In 2005, as a college freshman attending an evangelical university, I stumbled across reports of a brutal genocide in the Darfur region of Sudan. Shocked by the accounts, I decided to raise awareness on my campus. I distributed flyers, showed videos, set up displays, collected letters to Congress, and took groups to national rallies in Washington, D.C., and New York City. Through it all, I was deeply encouraged by the enthusiastic support of the students and faculty.
Some time later, when I was a junior, I was invited to lead a chapter of Students for Life on my campus. I hesitantly accepted.
I quickly found that the response to my pro-life activism was markedly different than the response to my Darfur activism. Few students wanted to be involved, and several vocally opposed my efforts.
I spent most of the next decade studying and teaching in evangelical universities. Everywhere I went I observed the same phenomenon. My peers were energized by a host of social justice concerns, but abortion was not one of them.
I suspect that we are blinded to the seriousness of abortion by a deep-seated national and ethnocentric bias. We have been taught since childhood that America is the land “with liberty and justice for all.” The bloody, state-sponsored or state-permitted atrocities presented as such on the news are without exception committed in other countries.
Nevertheless, the fact remains that every year in America the procedure depicted below is performed around 12,720 times in the sixth month of pregnancy or later with the full sanction of the law and often the support of government funding. (See Live Action’s recently released video for a detailed medical description of this procedure.)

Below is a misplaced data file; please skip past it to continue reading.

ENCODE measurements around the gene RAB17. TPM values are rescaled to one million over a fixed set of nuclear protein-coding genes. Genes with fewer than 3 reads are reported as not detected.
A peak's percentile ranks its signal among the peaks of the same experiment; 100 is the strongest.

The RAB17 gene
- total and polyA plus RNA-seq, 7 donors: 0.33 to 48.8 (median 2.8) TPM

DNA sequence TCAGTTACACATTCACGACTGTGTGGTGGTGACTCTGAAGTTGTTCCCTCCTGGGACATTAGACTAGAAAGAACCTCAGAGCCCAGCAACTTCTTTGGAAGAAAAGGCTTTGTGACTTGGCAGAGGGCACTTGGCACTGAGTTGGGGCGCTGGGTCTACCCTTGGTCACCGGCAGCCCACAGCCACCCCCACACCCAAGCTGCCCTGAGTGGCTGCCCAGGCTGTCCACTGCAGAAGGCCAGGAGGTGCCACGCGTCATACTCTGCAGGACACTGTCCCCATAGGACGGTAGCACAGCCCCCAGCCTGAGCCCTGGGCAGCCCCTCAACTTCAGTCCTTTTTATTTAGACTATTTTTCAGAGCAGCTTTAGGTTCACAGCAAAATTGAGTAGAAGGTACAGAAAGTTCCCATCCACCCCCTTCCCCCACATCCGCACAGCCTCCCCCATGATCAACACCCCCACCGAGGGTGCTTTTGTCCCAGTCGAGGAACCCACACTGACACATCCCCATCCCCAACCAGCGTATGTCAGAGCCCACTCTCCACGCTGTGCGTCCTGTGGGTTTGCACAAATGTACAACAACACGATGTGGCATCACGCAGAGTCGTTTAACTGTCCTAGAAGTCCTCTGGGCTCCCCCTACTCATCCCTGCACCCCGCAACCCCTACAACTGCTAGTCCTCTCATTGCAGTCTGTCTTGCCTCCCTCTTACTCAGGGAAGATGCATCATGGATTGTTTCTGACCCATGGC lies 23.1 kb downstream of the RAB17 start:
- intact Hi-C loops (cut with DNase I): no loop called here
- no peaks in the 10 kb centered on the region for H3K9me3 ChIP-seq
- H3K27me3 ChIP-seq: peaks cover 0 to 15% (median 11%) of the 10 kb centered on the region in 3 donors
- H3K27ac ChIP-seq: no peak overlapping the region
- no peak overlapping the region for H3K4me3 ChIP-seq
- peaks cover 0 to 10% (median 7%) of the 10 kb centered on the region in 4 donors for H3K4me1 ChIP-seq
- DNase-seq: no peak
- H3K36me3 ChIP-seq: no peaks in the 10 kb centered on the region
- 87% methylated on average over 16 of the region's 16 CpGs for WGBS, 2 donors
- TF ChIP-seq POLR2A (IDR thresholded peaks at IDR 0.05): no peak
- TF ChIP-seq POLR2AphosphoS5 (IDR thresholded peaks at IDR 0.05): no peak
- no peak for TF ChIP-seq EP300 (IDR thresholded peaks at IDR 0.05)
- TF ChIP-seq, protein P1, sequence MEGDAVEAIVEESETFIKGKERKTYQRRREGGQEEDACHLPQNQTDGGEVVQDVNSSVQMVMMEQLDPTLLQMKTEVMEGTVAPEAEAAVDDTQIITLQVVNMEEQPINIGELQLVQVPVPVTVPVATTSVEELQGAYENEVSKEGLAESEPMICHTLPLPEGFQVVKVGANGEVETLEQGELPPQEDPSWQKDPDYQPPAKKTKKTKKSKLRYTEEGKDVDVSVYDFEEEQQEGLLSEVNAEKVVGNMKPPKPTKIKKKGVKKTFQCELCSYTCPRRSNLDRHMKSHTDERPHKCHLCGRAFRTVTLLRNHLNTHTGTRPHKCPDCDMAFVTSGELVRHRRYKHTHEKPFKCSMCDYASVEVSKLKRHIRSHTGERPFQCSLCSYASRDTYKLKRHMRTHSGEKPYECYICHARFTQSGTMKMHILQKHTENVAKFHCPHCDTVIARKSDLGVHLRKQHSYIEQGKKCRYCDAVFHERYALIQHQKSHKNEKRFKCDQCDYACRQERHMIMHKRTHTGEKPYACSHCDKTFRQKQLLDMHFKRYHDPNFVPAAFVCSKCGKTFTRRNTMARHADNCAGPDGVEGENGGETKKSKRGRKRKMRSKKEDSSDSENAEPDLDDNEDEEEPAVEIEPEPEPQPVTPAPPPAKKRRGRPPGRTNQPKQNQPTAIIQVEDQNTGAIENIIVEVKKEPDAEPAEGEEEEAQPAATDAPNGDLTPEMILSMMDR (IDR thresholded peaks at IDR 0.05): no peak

It is far easier to decry the atrocities committed in Africa than to address the atrocities committed in our own neighborhoods. When we insist that the procedure detailed above is morally indistinguishable from dismembering, disemboweling, and decapitating a newborn infant, we are calling into question the cherished myth of American superiority. We are forced to acknowledge that our nation is neither as compassionate nor as enlightened as we have allowed ourselves to believe.
Even more significant than our mythology, however, is our motivation. On every issue except abortion, those who stand up for social justice are considered by our society to be progressive. If you speak against abortion, however, you are no progressive; you are viewed as a ‘right-wing religious extremist’ engaged in a ‘war on women’s rights.’
The question of abortion, therefore, forces us to consider our motivations. When we advocate for social justice, are we truly fighting for justice, or are we simply seeking the affirmation of our peers?
The Good News
I was able to raise awareness about Darfur on my campus, but in the end, there was little else I could do. I had no one to persuade; everyone I knew already agreed that genocide was horrific. I petitioned my representatives, but they were already concerned. I collected money for relief organizations, but our dollars could not stop the violence.
Abortion is an entirely different matter. We have people around us to persuade. We have pro-abortion lawmakers to vote out of office. We can actually make abortion illegal, just as outnumbered and unpopular activists once made slavery and segregation illegal.
But not if we stay silent.